How to save the world from IoT

Excutive summary

 

Why we should care about The Internet of Things

Data is now the foundation of many modern business models. Corporations are selling intelligent object for their costumers which are specifically designed for extracting valuable data about their behavior. This phenomenon has been coined the Internet of Things (IoT) and includes products like smart watches, phones, cars and fridges. It is a business practice that has been growing silently without being questioned in terms of its ethical consequences for the users of the intelligent objects. As a consequence; citizens, corporation and politicians are left unaware and paralyzed has to how exactly they are to respond to the internet of things so it fosters prosperity for society as whole.

The aim of Project Virtue-EU is to clearly identify the challenges of IoT and offers solutions to these so it nurtures prosperity for all affected stakeholders

Corporations are using data for betting segmenting, creating innovation and grow their business.

 

IoT describes the incorporation of intelligent objects in citizens daily life, such as smart watches, that can track and store data on their behavior.

 

This virtually invisible practice has been growing the last decade without being questioned in terms of their ethical consequences for citizens. The project VIRT-EU was thus launched to clearly identify the

 

Virt-EU is an project that addresses ethical implications of the Internet of Things (IoT) for EU citizens. IoT describes the incorporation of intelligent objects in citizens daily life, such as smart watches, that can track and store data on their behavior. By reviewing academic papers in the field of IoT, the project identifies three main ethical implication of IoT: (1) lack of personal data privacy (2) lack of data security (3) data being monetized without fair compensation. When addressing these implication the challenge is to balance corporation’s economic growth created by citizen’ data and the citizens data privacy and security. The project therefore argues for a solution that is composed in collaboration with several stakeholders, including corporation, legislators, citizens and the academic community.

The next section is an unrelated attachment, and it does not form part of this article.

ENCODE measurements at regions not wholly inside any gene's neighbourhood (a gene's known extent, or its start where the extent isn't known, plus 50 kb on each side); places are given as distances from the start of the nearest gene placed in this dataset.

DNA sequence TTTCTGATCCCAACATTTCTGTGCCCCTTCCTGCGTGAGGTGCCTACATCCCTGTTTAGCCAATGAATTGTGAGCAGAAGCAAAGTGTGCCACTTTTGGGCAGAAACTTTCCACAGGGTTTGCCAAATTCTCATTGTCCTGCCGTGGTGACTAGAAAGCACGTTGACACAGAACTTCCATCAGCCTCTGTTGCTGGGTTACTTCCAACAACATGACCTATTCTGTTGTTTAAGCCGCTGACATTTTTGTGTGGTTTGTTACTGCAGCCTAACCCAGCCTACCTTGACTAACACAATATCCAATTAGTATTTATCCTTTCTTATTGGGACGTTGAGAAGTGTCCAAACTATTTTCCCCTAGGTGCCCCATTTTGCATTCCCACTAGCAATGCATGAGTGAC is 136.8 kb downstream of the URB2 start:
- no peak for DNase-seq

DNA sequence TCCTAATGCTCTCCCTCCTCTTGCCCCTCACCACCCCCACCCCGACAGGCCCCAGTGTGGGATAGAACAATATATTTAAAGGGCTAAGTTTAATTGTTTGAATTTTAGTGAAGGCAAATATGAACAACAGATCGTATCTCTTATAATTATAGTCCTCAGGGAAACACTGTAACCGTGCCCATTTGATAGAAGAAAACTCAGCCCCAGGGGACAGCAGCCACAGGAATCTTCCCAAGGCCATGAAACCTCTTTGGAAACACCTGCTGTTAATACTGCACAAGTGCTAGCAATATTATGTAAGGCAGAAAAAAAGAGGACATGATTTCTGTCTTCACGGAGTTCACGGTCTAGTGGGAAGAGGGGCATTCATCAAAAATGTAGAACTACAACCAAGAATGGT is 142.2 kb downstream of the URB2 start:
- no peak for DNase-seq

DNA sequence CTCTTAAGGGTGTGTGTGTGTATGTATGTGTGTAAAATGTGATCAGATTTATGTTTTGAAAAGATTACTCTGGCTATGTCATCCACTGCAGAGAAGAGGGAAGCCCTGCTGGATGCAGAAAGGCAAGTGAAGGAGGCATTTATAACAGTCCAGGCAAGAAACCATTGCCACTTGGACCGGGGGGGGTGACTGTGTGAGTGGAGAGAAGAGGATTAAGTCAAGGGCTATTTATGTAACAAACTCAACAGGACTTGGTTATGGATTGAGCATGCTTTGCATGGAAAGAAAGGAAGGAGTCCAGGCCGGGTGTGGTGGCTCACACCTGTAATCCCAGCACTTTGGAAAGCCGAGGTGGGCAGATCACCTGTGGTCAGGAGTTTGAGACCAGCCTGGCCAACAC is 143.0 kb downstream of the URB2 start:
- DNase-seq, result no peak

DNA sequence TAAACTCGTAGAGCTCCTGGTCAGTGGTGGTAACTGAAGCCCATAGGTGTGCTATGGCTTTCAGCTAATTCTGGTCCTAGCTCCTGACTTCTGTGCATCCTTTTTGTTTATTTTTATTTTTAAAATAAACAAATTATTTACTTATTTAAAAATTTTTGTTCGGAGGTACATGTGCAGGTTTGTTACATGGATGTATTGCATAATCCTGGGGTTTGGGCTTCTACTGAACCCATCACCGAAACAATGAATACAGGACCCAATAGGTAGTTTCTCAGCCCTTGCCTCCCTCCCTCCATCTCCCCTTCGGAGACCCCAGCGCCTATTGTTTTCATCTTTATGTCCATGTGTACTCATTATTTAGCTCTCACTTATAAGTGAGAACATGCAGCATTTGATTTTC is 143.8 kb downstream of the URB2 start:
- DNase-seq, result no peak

The scientific community recommends corporations to adopt an “ethical design” in their products that by design secures the user’s data security and privacy. The aim is to contextualize new technological designs taking into consideration, the ethical, legal, economical and technical aspects of smart objects both addressing users and companies producing them. However, the project argues for legal measures to implement such ethical design if corporation are unwilling to comply. Legislations remains a very effective tool to secure the rights of citizens and can be necessary. The challenge is in this regard is to create awareness of the ethical implications of IoT, so it becomes an agenda among the politicians of EU.

Privacy Law is unprepared

Protecting user’s privacy when using Internet of Thing devices is challenging because of the ease of identifying personal information. Even if the data does not include name, address or other obvious information, it would be relatively easy to re-identify the person. Assuming you are using a smartphone or wearing a health tracking device, someone can easily determine your identity, simply based on the data they retrieve from sensors installed in smart phones or the devices. The reason is straightforward: each of us has a unique characteristic like the  style of walking and where we walk.

Research suggests that anonymization of Internet of Things data is extremely difficult to  achieve, and to re-identify user’s information is far easier than expected. Researchers at MIT recently analyzed data from 1.5 million cell-phone users in Europe over fifteen months. They found that it was relatively easy to extract complete location information about the individual from an anonymized dataset. Due to the fact that advances in computer science makes it possible to attack and identify supposedly ‘anonymized’ databases. Thous making it insufficient to protect privacy with anonymity.

Privacy do not catch the interest of authorities. Corporate counsel, regulators, and legislators have yet to face the reality that Internet of Things user’s private data may all be identifiable. In short, privacy law—both on the books and on the ground ???– is unprepared for the threats created by the Internet of Things. To address this issue, a set of regulation should be prepared.

Some researchers suggest that we should distinguish information of user interacting with Internet of Thing to personal identifiable information and other data that is presumed not to reveal identity. This way, we can clearly identify which data that should be protected by rules, through a radical re-working of current laws and practices.

Conclusions

Overall the perfect solution has not yet been found why it demands more research within all stakeholders ranging from corporations, legislators, citizens and the academic community. One thing stands clear, we need to keep momentum, increase awareness and most importantly make the general public and its contributors care about privacy in relation to IoT. Over time we see an agreement by all shareholders rejoining in using one type of privacy methodology in how we will use and collect data in the future.

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